The Bog

The Bog is where thoughts, opinions, discussion pieces, and action converge. Influential thinkers from the water community are invited to share their insights on current or controversial water topics. Please note that the views expressed herein are those of the authors, and do not necessarily reflect the position of the Alberta WaterPortal.

Albertans are passionate about water.   From majestic mountain waterfalls to astonishing coulees, Alberta’s diverse landscapes inspire and draw tourists from all over the globe.  Citizens, communities, businesses, and the agricultural and energy sectors have been engaged in a discussion about water for over a hundred years.   We take water seriously in Alberta and many consider it to be our most important resource.  Alberta has a bright economic future and is a great place to live for the more than 3.7 million people that call it home.  This is due in no small part to the stewardship and wise management of our water resources. 

Alberta has a rich history of water management and water stewardship.  In 1931, Alberta passed the Water Resources Act, which declared water to be the property of the province and granted abilities to use the water through a licence.  In 1999, Alberta passed the Water Act which includes a Framework for Water Management Planning and a Strategy for the Protection of the Aquatic Environment where the Government of Alberta affirms its commitment to not only maintaining and restoring the natural environment, but enhancing it.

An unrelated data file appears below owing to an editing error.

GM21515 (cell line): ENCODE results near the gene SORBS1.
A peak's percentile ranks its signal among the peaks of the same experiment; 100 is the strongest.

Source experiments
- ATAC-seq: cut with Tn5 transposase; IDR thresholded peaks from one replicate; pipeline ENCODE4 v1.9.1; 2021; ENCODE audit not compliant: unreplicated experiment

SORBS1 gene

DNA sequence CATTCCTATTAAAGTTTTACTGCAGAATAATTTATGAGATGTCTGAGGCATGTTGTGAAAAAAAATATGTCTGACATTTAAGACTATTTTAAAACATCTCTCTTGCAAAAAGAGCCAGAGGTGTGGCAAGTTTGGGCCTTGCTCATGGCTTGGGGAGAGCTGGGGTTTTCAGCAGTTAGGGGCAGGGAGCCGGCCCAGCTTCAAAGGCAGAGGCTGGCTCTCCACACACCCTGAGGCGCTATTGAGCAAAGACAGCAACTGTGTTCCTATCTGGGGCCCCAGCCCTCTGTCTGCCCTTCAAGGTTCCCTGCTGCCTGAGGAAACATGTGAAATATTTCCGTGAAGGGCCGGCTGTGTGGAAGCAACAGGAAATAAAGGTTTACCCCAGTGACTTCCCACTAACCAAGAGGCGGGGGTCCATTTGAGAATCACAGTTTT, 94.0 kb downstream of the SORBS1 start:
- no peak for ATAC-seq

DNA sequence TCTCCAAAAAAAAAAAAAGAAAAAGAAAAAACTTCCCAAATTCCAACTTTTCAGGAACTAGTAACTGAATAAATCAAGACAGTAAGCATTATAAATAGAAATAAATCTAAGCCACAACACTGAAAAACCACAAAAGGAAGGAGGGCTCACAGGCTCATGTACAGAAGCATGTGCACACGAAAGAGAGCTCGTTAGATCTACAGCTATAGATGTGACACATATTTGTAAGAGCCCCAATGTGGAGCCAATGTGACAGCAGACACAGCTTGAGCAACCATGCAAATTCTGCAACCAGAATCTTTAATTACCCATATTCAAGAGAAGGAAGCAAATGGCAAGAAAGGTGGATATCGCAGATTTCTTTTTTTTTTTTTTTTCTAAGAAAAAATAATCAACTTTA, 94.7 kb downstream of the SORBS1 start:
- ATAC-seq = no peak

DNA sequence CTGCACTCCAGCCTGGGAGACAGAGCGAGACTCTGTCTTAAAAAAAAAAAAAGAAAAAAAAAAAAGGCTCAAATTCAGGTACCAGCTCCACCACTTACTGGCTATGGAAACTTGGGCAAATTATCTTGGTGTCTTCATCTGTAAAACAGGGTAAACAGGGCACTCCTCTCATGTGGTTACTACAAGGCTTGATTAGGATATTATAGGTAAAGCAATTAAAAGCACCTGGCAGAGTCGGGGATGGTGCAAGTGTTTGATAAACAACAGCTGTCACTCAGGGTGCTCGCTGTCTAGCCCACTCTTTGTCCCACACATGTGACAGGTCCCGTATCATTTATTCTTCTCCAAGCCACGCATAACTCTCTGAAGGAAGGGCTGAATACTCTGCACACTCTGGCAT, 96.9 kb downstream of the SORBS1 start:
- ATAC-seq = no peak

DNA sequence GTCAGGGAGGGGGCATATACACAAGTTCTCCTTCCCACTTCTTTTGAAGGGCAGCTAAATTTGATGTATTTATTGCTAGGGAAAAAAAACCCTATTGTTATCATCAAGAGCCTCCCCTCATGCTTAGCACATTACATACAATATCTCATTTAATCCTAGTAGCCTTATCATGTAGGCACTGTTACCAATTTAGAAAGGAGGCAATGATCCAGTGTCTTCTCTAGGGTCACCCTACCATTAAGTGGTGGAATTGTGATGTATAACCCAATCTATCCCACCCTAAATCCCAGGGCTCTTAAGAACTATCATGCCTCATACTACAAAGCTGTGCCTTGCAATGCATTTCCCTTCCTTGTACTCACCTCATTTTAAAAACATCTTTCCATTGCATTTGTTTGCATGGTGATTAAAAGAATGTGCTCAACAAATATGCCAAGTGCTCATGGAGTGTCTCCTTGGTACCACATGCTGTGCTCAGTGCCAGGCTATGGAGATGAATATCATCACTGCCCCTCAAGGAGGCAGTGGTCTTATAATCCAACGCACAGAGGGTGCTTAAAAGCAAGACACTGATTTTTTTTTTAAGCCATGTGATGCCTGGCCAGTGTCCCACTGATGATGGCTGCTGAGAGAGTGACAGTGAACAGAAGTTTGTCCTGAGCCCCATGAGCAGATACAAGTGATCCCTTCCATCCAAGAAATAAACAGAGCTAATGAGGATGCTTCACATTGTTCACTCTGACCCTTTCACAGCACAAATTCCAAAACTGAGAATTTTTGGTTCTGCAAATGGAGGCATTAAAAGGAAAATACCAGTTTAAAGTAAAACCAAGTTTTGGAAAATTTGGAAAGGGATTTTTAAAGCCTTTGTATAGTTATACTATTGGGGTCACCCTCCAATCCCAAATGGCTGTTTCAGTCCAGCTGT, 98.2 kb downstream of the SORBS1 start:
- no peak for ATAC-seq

This year, Alberta celebrates the 10 year anniversary of the Water for Life strategy. Noteworthy achievements of Water for Life include the establishment of eleven Watershed Planning and Advisory Councils across Alberta where committed members conduct education and stewardship activities throughout their watersheds and partake in the development of basin water assessment and planning.  In addition, under the strategy, all major water using sectors in Alberta have prepared conservation, efficiency and productivity plans that outline actions each sector will take to reduce demand for and conserve water. 

Alberta Environment and Sustainable Resource Development (AESRD) has been running a consultation process with the public (that means you!) on the use of water in Alberta.

AESRD has identified four main topics of interest based on input they have received from various stakeholders leading up the conversation.

Those topics are:

  • Healthy lakes;
  • Hydraulic Fracturing and Water;
  • Drinking Water and Wastewater Systems; and
  • Water Management.